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Numerical modelling for well completion and wellbore stability

Carrie broad

Engineering Honours Degree 2005

University of Adelaide

Abstract

 

Wellbore instability related problems have a severe impact on drilling schedule and budget. It has been estimated that around US$1 billion is lost each year due to these problems. Wellbore stability analysis has therefore been included at the planning stage of many operation companies. Mechanical induced wellbore instability can be effectively managed by determining the critical mud weights, which are mainly dependent on the in-situ stress regime and formation strength. This paper reviews the various failure mechanisms and the factors that affect wellbore stability.


It is important to determine the optimum wellbore profile and to design an appropriate mud weight program in order to prevent wellbore instability problems. The paper presents the methodology of guideline charts, which is a practical approach for the design of wellbore profiles. The charts allow assessment on wellbore drillability, optimum wellbore profile and influence of various field conditions on wellbore stability to be made with relative ease and for all drilling types.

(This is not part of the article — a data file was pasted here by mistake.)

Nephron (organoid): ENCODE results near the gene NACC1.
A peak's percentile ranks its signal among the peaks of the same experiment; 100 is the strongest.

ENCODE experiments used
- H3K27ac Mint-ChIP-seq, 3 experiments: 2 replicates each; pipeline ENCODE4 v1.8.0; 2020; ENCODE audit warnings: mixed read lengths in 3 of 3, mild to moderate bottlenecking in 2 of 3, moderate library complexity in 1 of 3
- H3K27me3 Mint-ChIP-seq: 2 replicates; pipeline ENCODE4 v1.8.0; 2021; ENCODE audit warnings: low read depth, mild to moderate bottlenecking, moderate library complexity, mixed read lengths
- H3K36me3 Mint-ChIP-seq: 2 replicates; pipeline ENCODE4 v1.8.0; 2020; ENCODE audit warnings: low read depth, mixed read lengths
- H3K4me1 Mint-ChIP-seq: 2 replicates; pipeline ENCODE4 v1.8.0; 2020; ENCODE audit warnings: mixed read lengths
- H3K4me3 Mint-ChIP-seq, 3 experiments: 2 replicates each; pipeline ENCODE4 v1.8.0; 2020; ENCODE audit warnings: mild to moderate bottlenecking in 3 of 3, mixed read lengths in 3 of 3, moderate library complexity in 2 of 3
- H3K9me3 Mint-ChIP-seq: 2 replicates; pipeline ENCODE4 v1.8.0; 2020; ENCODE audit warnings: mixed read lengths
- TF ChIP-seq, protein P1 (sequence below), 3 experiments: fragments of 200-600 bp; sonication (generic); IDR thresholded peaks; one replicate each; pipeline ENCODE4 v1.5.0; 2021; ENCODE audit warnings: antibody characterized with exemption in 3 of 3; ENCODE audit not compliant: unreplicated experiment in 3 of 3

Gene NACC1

Reservoir compaction and subsidence damage has occurred in many oil and gas fields throughout the world. When dealing with large offshore fields these problems can significantly impact on recoverable reserves where a single well can cost over $10 million. Hence, the damage or loss of even a single well can cause both technical and financial problems. There are three critical casing damage mechanisms that will be discussed in this paper. To assess more complex formation deformation and casing damage risks, geomechanical models have been developed. These include two and three-dimensional finite element type techniques. The geomechanical analysis techniques applied to assess casing damage mitigation strategies will be presented. The paper describes the commercial software FLAC3D (Itasca Consulting Group), a three-dimensional explicit finite-difference program for engineering mechanics computation.

It is the aim of this project to set up a wellbore numerical model under differing stress conditions, pore pressures, mud pressures and depth of burial, to determine the effect each has on the overall stability of the well.


Australian School of Petroleum
THE UNIVERSITY OF ADELAIDE

SA 5005 AUSTRALIA

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